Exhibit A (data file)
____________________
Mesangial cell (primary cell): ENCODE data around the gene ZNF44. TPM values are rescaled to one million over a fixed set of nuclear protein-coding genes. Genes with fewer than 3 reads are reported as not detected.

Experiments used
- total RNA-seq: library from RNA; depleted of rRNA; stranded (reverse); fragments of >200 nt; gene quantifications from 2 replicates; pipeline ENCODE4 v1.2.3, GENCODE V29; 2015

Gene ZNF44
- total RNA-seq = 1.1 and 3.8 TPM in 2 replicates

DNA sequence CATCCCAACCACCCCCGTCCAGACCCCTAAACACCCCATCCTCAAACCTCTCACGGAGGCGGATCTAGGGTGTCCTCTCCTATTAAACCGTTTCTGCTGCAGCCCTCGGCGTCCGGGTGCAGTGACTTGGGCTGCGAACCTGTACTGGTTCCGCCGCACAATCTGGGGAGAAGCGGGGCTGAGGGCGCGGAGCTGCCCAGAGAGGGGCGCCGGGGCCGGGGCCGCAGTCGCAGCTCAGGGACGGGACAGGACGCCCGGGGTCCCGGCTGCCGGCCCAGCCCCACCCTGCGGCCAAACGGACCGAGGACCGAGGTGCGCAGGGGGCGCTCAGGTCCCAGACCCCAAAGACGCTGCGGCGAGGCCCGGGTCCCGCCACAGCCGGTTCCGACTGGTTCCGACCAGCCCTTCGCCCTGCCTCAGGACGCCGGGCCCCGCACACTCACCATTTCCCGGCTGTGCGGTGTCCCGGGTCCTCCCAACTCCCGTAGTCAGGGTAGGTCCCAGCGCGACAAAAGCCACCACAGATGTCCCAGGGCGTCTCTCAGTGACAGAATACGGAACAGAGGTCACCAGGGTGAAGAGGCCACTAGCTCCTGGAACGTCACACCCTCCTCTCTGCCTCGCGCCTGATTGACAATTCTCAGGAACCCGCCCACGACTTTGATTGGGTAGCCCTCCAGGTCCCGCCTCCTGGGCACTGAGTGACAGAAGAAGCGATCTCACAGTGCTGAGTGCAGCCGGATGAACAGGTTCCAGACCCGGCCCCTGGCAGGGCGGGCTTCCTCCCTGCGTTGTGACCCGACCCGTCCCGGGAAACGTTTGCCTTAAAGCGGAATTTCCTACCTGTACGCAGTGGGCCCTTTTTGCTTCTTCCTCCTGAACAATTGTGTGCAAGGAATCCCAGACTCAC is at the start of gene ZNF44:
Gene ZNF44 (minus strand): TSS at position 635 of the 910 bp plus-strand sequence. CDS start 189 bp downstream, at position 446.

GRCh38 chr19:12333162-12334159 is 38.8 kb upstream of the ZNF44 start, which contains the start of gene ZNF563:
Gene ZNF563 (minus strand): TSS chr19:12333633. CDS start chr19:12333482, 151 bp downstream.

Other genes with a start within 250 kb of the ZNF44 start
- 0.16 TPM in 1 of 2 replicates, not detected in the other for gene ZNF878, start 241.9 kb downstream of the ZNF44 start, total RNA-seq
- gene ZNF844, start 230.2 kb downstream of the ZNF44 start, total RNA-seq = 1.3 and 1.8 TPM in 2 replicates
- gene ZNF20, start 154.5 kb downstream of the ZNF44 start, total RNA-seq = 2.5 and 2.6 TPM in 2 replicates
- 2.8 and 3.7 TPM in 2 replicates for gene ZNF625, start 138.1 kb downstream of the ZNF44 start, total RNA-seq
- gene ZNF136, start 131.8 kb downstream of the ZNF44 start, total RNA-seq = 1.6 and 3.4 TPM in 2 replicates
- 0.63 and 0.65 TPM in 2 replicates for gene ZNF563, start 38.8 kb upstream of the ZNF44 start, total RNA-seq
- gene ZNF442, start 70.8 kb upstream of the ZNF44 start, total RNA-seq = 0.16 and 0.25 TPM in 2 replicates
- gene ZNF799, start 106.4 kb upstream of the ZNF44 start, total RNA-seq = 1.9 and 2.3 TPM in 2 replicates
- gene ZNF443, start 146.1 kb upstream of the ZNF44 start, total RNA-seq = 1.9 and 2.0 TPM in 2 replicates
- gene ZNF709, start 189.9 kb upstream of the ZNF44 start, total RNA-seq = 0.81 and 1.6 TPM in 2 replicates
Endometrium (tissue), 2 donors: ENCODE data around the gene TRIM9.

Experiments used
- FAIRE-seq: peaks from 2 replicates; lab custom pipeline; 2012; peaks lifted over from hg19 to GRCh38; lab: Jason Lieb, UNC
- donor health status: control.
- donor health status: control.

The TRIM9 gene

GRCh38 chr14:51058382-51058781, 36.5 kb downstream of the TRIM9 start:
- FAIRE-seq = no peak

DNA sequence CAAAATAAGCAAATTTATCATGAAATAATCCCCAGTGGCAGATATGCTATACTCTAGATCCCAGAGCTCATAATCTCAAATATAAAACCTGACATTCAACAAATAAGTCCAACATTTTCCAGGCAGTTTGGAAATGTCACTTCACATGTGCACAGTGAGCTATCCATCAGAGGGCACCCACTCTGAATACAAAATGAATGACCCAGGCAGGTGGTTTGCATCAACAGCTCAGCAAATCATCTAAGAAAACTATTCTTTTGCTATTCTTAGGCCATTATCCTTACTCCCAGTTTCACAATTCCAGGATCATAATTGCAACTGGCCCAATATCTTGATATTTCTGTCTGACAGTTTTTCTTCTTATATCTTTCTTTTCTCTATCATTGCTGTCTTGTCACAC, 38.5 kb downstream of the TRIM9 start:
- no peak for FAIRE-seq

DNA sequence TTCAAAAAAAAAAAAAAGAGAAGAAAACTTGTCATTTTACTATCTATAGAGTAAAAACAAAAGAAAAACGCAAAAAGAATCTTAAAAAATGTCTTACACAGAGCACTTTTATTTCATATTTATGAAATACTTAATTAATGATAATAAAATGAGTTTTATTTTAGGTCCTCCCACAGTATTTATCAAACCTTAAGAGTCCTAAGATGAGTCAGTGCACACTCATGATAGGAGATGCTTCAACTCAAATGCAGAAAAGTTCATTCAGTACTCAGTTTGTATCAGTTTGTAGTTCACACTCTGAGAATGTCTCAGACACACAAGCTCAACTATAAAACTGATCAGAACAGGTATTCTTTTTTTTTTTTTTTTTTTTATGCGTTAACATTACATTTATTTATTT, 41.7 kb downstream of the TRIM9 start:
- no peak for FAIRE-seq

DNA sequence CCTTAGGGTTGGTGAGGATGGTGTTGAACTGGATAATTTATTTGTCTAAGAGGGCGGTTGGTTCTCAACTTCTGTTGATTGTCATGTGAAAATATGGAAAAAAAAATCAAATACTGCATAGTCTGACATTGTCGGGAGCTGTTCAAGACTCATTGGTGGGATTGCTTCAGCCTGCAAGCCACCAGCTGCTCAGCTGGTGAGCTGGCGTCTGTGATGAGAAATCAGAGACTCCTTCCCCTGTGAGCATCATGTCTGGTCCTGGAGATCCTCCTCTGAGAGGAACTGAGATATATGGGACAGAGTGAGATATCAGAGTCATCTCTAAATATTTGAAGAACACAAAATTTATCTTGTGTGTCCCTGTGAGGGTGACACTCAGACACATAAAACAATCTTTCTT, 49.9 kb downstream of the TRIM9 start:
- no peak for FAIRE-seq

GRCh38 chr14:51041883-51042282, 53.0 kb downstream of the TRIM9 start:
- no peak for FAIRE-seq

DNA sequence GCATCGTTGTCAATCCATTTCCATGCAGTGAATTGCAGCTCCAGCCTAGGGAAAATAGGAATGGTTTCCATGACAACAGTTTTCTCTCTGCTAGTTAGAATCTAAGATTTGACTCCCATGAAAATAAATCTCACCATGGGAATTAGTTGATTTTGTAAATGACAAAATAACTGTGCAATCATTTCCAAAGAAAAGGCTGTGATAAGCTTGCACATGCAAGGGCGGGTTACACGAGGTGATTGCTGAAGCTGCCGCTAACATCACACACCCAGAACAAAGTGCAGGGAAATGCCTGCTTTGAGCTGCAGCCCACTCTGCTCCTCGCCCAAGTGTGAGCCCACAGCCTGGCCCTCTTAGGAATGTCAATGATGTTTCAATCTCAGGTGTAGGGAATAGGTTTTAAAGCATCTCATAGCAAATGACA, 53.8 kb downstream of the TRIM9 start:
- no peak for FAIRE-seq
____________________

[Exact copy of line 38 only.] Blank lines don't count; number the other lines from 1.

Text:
- no peak for FAIRE-seq